When I saw that cartoon early on in the pandemic where Satan points down on the world and says “I closed all your places of worship”, and God immediately responds, “yes, but I opened one in every home,” I am reminded of how one of Fr. John’s greatest pleasures was to visit the home of one of his Jewish friends for Shabbat or for one of the evenings of Passover, or in recent years, to break the Ramadan fast by joining a Muslim family for the Iftar meal. He also enjoyed the simple pleasure of a good meal and a bottle of wine shared with good friends – whether he was doing the cooking and hosting, or visiting a home, or going out to one of his favourite restaurants. Whether he was presiding at the Eucharist or sharing a sandwich with someone at Nazareth House, John knew the sacramentality of food and drink shared in fellowship and friendship.
Fr. John had an expansive and inclusive understanding of family. At a time when we can be tempted to turn in ourselves and to narrow our groups of belonging, Fr John was always breaking new ground. He was an Irish Catholic priest, but he was so much more than only that. Ordained shortly after the final session of the Second Vatican Council, John wholeheartedly embraced its mandate of a greater openness to and dialogue with the world. He sought to foster and develop this sense of dialogue and belonging everywhere he went: high school students, couples in the Christian Family Movement, members of the various parishes he served, the men and women he helped form for ministry through the Christian Training Program or taught at Concordia, his dear friends in the Mohawk community, his CJAD Sunday evening radio congregation, his many interfaith connections, as well as the many boards and charitable associations he participated in. He knew that if you wanted to get things done together, you had to get to know each other, build relationships of mutual respect and affection. Fr John came to learn that working together is not only more effective when it is rooted in friendship, it’s also a whole lot more enjoyable!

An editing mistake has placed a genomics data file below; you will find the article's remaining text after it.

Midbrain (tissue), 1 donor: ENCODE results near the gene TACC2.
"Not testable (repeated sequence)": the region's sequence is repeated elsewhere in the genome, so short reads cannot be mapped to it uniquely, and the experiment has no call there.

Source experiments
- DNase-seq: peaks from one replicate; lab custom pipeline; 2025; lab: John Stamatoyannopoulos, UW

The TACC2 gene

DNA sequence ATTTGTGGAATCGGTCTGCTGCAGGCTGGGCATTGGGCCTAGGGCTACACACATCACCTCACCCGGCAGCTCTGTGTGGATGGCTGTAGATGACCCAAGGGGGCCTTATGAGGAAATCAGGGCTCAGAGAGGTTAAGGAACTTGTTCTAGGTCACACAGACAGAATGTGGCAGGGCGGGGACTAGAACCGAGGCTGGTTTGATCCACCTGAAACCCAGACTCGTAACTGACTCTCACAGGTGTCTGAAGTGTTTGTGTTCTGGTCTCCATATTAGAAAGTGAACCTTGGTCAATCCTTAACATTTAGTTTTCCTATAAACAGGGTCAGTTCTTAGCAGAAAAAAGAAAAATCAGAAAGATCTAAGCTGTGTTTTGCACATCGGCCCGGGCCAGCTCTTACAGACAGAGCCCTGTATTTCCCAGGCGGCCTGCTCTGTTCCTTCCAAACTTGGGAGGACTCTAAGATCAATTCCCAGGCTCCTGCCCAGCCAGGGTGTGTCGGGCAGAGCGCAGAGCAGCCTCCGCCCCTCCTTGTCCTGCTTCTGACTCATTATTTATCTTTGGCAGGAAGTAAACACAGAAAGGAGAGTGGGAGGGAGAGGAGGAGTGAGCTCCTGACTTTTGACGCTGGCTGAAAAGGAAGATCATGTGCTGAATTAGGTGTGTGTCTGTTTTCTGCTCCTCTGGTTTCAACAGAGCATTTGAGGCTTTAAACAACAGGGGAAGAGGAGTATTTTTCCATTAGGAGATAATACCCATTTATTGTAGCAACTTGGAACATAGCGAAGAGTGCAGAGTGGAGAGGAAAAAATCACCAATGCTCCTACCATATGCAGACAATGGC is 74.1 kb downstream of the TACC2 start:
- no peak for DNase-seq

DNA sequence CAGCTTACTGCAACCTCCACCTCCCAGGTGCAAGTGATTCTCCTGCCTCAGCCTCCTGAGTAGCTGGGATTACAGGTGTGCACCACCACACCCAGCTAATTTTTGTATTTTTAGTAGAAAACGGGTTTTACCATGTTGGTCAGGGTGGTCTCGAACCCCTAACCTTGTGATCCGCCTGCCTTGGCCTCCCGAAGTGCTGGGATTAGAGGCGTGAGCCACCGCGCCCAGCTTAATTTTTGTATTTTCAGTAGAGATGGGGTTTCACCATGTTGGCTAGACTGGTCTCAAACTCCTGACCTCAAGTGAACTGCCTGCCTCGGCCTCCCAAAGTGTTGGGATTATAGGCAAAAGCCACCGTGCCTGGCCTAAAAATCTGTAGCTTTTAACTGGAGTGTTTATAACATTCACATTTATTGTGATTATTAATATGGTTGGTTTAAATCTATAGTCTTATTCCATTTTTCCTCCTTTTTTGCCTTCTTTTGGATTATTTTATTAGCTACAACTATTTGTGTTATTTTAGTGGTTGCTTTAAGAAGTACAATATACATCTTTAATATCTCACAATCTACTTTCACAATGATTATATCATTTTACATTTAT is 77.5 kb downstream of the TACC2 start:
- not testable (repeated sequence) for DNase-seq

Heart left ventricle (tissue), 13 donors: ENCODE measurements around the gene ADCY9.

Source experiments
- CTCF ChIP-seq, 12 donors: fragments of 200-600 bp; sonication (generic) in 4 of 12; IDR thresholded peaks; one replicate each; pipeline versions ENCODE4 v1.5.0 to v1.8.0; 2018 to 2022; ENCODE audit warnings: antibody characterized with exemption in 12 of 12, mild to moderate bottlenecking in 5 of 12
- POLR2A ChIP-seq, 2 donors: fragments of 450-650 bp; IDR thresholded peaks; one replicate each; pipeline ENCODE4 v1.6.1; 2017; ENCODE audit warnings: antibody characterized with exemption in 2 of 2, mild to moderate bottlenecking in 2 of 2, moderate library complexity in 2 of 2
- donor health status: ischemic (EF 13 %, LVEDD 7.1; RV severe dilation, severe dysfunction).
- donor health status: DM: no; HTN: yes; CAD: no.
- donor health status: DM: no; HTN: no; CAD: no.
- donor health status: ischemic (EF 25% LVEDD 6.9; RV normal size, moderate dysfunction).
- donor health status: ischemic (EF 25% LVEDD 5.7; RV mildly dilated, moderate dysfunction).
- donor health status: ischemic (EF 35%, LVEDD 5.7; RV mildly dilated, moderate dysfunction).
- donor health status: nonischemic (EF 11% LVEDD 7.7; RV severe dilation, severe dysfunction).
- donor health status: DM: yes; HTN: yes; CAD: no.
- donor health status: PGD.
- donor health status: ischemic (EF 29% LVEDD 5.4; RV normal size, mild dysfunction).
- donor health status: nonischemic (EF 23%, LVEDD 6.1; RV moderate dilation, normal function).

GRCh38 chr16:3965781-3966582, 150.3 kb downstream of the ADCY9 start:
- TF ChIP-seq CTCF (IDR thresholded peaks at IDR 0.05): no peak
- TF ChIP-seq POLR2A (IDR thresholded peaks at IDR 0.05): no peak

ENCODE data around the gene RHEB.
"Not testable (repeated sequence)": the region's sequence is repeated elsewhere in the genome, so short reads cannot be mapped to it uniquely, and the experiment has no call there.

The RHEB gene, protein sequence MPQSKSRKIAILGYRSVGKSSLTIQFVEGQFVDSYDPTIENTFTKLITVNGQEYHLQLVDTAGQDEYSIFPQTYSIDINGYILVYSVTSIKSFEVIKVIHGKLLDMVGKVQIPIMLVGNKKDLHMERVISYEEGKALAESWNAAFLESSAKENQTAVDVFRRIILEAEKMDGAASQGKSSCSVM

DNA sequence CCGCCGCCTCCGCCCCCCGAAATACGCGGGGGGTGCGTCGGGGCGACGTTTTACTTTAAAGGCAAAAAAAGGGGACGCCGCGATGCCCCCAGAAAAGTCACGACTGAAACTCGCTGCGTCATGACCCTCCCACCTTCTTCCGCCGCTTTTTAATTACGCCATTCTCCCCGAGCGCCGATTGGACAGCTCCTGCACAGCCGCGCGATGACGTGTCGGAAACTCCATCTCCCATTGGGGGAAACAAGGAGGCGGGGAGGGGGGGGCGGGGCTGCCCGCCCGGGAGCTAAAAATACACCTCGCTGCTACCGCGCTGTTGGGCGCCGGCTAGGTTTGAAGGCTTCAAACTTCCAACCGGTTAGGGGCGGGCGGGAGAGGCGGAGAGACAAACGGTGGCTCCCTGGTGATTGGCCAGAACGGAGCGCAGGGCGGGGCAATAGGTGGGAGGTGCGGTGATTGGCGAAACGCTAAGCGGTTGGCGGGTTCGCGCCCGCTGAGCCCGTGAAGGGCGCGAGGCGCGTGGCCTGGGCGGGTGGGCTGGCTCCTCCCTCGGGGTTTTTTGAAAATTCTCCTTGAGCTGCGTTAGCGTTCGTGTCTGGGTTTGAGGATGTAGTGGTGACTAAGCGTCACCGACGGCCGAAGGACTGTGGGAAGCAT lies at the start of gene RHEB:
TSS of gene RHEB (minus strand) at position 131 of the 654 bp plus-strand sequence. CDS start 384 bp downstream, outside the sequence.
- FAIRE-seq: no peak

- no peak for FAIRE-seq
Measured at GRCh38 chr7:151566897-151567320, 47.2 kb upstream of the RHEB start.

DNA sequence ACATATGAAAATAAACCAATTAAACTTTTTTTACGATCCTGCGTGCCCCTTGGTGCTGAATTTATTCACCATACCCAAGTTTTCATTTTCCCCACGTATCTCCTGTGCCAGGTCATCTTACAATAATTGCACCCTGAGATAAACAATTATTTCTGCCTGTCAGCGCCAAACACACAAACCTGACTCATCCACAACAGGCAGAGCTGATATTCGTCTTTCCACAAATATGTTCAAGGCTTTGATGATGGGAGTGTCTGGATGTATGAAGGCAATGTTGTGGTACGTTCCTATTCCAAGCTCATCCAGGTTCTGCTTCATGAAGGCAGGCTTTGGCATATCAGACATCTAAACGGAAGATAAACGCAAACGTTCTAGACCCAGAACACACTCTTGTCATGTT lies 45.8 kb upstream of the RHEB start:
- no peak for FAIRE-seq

In our second reading today, Paul is writing to the fractious early Christian community in Corinth, marked by a number of painful divisions. Anyone who has worked in a church – a parish, a diocese, a religious order – or, for that matter, a synagogue or mosque or temple – knows only too well that it is rare to avoid that experience completely. What Paul is suggesting, though, is that if we let those divisions become the most important thing, all hell breaks loose, and we completely miss the point. Each of us is God’s field, God’s building, living stones making up a holy Temple. What matters is not who leads or who gets the credit, but the fact that we are working together, celebrating the gifts each person brings rather than needing to compete with each other for recognition. What matters is that we all belong to God, and that when we work side by side, bearing common witness whenever and wherever possible, we are transformed, and the world around us is transformed. And that is what really matters.